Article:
Coal Preparation » Fine Coal
The major objectives of this project were to develop a technique for measurement of residual frother in plant streams and to determine the mechanisms by which residual frother is adsorbed and transported through the plant circuits.
The current trend in coal flotation is towards installation of the newer, high intensity, column-style flotation cells, typified by the Microcel and Jameson Cell, for the combined treatment of the full fines fraction. Considerable test work and plant experience to date has shown that, in order to maximise efficiency with these deeper froths, the Microcels and Jameson Cells require higher levels of frother than the conventional flotation circuits (ACARP Project C5050). Since the plant water circuits are fully integrated, the residual frother levels compromise the performance of other parts of the circuit, in particular the dense medium circuit and density gauges, sumps, pumps, and the thickener and clarifier.
The operating philosophies (with respect to frother dosing) for the Jameson Cells at BHP Coal Goonyella and Riverside preparation plants, where test work for a previous ACARP Project C5050 was conducted, are discussed. These show how the plants are constrained by excess or residual frother depending on how their various circuits are integrated.
A simple, standard test that is suitable for use in the plant environment was developed to estimate the concentration of frother in plant water and slurry streams. The technique is based on the measurement of the height of froth formed in the slurry, which is related to the amount of residual frother that it contains. Initial attempts to use a household blender as the test vessel failed due to the lack of reproducibility. The use of a Denver laboratory flotation machine was more successful, as it allowed greater control over the aeration and agitation of the slurry. Test work at Riverside clearly showed that the froth test was able to identify realistic MIBC concentrations in plant streams with changes in both feed type and frother addition. The results indicated a 1 to 2 hour plant response to changing the frother dosage, which correlated with the estimated residence times of the plant circuits.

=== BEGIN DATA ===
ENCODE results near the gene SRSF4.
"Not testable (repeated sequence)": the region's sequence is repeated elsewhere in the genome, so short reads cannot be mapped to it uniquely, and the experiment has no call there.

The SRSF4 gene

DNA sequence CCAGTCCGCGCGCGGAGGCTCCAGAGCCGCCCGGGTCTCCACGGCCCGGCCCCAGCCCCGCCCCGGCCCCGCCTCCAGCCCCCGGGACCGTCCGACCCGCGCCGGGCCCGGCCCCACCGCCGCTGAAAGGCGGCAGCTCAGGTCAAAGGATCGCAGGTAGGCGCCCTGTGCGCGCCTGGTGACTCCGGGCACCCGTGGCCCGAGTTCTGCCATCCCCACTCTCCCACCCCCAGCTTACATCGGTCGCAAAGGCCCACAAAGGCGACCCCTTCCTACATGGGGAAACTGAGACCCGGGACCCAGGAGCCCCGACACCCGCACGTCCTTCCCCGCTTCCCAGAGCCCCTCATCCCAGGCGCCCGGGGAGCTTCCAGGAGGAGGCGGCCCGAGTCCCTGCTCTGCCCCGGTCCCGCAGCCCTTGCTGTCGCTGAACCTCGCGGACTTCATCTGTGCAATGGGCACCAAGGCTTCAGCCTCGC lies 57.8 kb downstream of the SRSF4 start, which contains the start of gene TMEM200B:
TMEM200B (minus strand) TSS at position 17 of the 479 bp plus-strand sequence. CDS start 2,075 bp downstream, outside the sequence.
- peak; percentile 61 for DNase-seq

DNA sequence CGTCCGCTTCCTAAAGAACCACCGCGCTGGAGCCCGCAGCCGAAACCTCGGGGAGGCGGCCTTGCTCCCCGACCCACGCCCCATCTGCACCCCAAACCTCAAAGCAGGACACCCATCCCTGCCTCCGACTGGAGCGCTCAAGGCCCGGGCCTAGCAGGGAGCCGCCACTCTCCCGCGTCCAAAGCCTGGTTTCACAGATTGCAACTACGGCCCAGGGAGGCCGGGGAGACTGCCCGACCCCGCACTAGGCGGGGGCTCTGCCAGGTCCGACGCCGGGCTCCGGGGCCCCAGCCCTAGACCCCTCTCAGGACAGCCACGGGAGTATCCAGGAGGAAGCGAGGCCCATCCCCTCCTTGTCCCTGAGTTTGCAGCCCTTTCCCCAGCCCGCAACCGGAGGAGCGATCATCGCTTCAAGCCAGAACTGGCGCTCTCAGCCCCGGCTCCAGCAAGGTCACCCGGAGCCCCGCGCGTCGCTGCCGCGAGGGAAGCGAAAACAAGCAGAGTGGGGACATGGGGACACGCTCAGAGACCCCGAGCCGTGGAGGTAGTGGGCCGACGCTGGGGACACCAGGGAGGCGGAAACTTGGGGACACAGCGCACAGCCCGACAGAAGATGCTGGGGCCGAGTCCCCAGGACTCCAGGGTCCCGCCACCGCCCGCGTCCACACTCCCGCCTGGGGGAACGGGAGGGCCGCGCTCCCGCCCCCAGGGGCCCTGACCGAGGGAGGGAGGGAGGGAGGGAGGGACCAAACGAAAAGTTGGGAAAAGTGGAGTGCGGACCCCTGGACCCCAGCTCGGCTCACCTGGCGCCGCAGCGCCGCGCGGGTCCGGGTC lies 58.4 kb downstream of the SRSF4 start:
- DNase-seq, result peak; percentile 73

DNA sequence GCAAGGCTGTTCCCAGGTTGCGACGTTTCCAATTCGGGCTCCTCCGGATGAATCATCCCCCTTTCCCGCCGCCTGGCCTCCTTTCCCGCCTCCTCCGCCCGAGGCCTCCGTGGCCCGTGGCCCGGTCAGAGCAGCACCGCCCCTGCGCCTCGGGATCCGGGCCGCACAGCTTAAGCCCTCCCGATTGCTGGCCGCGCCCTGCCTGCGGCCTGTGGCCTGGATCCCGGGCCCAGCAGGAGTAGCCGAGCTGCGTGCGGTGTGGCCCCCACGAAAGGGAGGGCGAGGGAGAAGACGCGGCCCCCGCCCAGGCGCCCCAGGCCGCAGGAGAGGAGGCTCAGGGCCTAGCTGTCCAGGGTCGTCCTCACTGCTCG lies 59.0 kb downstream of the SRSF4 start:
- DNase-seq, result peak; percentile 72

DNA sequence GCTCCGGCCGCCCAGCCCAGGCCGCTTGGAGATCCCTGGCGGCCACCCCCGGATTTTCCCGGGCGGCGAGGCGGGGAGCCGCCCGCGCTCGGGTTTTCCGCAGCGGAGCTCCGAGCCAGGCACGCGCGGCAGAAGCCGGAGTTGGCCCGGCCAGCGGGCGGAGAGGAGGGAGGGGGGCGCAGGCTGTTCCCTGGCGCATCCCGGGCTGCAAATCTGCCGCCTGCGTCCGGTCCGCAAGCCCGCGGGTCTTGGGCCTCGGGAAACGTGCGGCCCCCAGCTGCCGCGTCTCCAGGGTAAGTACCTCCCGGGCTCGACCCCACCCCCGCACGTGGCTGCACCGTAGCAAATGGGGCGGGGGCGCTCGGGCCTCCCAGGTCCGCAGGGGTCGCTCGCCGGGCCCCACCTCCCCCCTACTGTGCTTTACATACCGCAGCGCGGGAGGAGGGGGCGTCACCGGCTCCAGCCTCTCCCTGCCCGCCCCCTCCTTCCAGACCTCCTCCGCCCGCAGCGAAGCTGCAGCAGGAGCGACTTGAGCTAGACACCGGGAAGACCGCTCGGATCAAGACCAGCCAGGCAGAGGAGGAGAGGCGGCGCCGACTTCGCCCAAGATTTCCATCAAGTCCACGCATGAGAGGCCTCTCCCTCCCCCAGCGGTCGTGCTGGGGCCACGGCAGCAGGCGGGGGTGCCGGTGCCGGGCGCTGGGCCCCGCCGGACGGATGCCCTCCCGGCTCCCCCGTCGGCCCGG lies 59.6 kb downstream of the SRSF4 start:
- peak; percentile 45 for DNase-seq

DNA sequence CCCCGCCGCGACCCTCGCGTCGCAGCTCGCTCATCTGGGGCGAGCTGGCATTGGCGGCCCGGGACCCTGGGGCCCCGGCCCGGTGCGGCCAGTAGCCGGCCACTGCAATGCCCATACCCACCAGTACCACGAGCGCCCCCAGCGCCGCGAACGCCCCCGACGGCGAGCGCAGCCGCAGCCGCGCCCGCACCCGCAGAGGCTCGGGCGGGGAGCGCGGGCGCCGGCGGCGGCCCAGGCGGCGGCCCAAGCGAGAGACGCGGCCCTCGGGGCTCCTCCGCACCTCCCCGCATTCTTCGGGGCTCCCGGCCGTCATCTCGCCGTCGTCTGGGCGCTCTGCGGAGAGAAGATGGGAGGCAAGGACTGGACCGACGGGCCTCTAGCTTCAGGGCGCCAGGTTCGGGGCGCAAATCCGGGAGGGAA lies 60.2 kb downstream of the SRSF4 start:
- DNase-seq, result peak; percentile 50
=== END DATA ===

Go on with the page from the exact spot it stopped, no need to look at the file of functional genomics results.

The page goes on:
Early test work indicated that there was significant adsorption of MIBC by fine coal solids. Laboratory trials were conducted jointly with the flotation group from the CSIRO Division of Energy Technology to measure the adsorption rate of MIBC. This work indicated that up to 80% of the MIBC is adsorbed onto the coal (removed from the liquid phase) within 10-15 minutes in a stirred environment. The adsorption rate was observed to be much slower without agitation. When the solids from the adsorption study were removed (by centrifugation) from the slurries and re-mixed with fresh water, analysis of the resultant solutions indicated that no desorption of MIBC from the coal occurred.
A program was undertaken jointly with the flotation group from the CSIRO Division of Energy Technology to better understand the partitioning of frother in a pilot scale Jameson Cell at their Catherine Hill Bay pilot plant facility. The detection of less MIBC in the concentrate and tailings streams together was evidence that a significant amount of frother is removed from the liquid phase via adsorption by the coal solids.